In other words, with the completion of the Higgs boson experiments, unknown particles (such as Dark Matter) and unknown forces (such as Dark Energy) must lie within high-energy, short-range, short-life, or weak-interaction regimes that give them no influence over day-to-day human life.
Having a complete theory of physics at human-relevant energy and distance scales however rules out phenomena that would call for unknown particles and unknown forces, such as telekinetic force, clairvoyant vision, telepathic communication, or spirit-forces poking at your brain to drive you around.
IBM has an article in Science about their TrueNorth neural net chip. The chip has 4096 processors, each of which has 256 integrate-and-fire spiking neurons (with binary output) each with 256 inputs. Each processor can compute all 256 neurons 1000 times per second. Neuron states are binary (spikes) and synaptic weights are 9-bit signed integers with a 4-bit time delay. The overall peak performance is 4096x256x256x1000 = 266 GSops (billion synaptic operations per second). The power consumption is supposed to be around 100mW.
The NYT and Wired have articles about the announcement in which I express my skepticism of the approach. I feel that I need to clarify my position.
First, I'm all in favor of building special-purpose chips to run neural nets. In fact, I have worked on this myself. My NYU lab started the NeuFlow project, which implements convolutional neural nets in hardware (see http://www.neuflow.org/ ). the NeuFlow project was initially implemented at NYU on a Xilinx Virtex-6 FPGA (http://yann.lecun.com/exdb/publis/index.html#farabet-suml-11 ), and later turned into an ASIC design by Eugenio Culurciello and his team at Purdue (http://yann.lecun.com/exdb/publis/index.html#pham-mwscas-12 ).
The NeuFlow design implements convolutional networks which we know can produce state of the art performance on a number of vision tasks such as object recognition, semantic segmentation, obstacle detection, etc. So we know that the hardware could be practically useful and was worth the effort and the cost (mostly paid for by ONR).
Now, what wrong with TrueNorth? My main criticism is that TrueNorth implements networks of integrate-and-fire spiking neurons. This type of neural net that has never been shown to yield accuracy anywhere close to state of the art on any task of interest (like, say recognizing objects from the ImageNet dataset). Spiking neurons have binary outputs (like neurons in the brain). The advantage of spiking neurons is that you don't need multipliers (since the neuron states are binary). But to get good results on a task like ImageNet you need about 8 bit of precision on the neuron states. To get this kind of precision with spiking neurons requires to wait multiple cycles so the spikes "average out". This slows down the overall computation.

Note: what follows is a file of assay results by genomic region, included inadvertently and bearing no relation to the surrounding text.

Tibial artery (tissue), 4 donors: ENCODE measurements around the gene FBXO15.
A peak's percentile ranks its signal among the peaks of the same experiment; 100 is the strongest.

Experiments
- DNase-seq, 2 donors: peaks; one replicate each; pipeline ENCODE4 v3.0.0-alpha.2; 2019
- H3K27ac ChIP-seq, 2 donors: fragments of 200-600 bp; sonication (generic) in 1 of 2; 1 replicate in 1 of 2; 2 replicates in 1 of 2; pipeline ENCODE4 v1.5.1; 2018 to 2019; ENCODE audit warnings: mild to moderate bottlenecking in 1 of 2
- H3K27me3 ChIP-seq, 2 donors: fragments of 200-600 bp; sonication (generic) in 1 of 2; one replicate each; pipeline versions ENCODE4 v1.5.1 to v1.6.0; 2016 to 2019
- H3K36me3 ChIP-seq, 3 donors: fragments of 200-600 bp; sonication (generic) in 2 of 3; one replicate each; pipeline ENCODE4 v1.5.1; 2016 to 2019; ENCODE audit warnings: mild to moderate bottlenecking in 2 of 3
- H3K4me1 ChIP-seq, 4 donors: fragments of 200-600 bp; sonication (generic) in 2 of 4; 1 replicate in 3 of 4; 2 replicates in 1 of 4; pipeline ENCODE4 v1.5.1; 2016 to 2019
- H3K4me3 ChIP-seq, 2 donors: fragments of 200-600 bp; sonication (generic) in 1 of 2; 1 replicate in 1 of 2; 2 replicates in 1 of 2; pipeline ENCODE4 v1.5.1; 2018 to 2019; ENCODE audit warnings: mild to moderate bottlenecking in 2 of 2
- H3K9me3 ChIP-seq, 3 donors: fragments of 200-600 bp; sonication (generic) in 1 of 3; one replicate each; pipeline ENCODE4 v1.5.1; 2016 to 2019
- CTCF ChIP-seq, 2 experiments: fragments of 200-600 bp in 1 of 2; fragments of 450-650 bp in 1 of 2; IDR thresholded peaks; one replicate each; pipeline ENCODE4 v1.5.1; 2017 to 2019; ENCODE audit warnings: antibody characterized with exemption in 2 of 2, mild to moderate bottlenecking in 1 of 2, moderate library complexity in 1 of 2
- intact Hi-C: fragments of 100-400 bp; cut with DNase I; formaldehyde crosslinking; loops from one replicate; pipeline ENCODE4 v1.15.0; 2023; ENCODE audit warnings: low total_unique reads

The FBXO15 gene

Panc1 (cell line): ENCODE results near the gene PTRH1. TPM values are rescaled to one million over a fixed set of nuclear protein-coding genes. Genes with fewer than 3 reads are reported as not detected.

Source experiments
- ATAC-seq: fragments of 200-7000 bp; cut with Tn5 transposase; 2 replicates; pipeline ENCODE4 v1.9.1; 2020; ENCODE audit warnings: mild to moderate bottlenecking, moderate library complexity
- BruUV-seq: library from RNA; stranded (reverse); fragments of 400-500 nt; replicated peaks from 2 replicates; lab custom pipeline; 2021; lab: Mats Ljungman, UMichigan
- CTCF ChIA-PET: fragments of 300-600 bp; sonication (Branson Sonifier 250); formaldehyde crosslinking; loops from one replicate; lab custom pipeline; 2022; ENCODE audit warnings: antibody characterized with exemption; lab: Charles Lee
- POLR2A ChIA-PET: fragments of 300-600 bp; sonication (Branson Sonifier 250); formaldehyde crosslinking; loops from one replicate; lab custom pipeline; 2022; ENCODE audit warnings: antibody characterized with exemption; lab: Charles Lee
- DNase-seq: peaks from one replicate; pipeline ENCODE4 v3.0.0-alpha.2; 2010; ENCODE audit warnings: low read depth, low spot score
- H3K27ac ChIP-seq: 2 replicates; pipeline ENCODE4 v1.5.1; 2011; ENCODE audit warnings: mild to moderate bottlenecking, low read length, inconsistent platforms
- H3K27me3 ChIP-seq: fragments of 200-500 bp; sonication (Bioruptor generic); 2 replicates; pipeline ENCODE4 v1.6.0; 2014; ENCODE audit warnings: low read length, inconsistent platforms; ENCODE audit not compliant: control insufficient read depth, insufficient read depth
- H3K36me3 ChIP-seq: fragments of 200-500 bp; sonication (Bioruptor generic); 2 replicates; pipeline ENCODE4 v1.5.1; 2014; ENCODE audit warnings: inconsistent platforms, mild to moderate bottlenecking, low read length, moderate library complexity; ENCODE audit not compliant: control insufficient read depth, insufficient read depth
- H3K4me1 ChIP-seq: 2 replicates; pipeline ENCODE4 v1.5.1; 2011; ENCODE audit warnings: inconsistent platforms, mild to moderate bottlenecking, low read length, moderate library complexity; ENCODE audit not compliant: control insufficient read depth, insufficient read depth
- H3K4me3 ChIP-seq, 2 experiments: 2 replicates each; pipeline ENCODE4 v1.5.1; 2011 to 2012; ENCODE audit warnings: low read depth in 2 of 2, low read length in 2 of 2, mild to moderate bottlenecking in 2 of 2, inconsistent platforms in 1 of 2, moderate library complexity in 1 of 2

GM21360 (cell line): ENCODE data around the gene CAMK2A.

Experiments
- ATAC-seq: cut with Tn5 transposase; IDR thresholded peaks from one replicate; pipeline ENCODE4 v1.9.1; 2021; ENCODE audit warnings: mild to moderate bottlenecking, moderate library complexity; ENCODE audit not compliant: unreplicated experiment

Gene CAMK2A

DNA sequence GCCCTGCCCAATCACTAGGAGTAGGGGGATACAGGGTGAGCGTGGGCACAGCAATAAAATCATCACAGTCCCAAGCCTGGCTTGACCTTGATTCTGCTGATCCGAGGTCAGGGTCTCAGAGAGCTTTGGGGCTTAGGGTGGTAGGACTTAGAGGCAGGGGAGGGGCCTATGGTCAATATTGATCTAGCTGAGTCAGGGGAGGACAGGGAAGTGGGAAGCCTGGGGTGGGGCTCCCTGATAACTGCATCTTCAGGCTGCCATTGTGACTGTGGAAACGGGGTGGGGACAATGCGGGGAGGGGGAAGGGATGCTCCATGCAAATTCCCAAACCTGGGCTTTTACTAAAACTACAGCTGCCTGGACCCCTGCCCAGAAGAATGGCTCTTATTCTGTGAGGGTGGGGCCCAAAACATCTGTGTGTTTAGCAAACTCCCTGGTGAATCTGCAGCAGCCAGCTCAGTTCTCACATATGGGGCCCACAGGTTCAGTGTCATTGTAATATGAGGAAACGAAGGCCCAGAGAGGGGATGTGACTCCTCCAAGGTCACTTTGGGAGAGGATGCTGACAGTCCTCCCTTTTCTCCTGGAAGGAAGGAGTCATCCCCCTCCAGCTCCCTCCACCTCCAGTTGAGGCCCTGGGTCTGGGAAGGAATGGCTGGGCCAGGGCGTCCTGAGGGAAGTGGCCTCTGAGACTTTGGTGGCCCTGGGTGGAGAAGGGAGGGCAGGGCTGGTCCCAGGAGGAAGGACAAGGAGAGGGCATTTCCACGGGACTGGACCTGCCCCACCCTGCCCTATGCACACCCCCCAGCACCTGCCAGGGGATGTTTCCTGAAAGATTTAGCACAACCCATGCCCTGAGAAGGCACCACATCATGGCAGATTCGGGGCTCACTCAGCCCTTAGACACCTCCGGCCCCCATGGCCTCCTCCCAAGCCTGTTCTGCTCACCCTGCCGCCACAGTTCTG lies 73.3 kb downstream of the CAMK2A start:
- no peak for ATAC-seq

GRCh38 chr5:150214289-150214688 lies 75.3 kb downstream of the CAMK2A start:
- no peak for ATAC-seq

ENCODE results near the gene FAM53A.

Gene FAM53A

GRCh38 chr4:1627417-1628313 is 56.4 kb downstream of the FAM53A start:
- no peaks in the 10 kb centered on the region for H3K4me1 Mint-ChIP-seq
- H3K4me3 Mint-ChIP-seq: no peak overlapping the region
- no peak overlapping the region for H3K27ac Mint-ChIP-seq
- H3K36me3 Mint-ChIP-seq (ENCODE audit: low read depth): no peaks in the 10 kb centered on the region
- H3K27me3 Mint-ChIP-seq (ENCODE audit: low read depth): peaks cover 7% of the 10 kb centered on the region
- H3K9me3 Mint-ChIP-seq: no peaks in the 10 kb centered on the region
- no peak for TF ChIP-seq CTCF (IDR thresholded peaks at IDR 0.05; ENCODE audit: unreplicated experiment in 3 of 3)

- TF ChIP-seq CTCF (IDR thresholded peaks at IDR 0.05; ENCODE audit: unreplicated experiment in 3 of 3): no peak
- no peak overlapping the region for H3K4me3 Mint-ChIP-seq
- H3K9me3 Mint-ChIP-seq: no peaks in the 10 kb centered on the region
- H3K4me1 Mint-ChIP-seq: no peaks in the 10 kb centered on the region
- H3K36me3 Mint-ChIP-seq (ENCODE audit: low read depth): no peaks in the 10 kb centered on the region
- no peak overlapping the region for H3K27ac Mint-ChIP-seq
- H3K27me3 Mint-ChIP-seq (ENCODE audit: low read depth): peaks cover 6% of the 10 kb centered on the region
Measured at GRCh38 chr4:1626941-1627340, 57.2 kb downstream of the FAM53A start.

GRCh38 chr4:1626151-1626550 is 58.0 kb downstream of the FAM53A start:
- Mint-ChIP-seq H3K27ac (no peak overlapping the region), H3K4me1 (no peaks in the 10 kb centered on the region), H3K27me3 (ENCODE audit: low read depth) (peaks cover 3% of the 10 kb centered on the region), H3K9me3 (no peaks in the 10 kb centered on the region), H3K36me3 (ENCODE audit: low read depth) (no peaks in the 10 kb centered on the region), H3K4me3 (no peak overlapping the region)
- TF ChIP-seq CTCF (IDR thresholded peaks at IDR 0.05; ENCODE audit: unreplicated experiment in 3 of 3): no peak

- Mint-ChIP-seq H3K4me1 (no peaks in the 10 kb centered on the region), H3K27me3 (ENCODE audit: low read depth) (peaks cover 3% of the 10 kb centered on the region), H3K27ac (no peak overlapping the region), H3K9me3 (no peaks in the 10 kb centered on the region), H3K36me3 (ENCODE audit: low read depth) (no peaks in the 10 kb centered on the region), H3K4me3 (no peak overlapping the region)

Getting excellent results on ImageNet is easily achieved with a convolutional net with something like 8 to 16 bit precision on the neuron states and weights. This requires to implement hardware multipliers. But the structure of convolutional nets make it easy to organize the computation so the traffic with the memory is minimized.
An ASIC implementing the NeuFlow architecture with the same fabrication technology as TrueNorth would be capable of about 3000 GSops (billion synaptic operations per second) in about 1 Watt. That's 3.3e-13 Joules/Sop. This is similar to the TrueNorth's 3.7e-13 J/Sop (266 GSops in 0.1 W).
These estimates are somewhat speculative, but fairly conservative. I'm assuming 16 bit states and weights for NeuFlow, which is considerably more accurate than TrueNorth's 1-bit states and 9-bit weights. Further improvements can be obtained with dynamic precision (variable bit depth). We know we can get away with 8 bits in the early layers without much loss of accuracy.
Science (paywall): http://www.sciencemag.org/content/345/6197/668
For a comparison of NeuFlow ConvNets with AER (spiking neuron) ConvNet implementation, look at this: http://yann.lecun.com/exdb/publis/index.html#farabet-frontiersin-12
- Site Reliability Engineer, 2013 - presentSite Reliability Engineering for the Ads Quality systems
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- University of Cape TownMaster of Science: Bioinformatics, 2006 - 2008
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- University of Cape TownBachelor of Science: Computer Science, Physics, Applied Mathematics, 2001 - 2004
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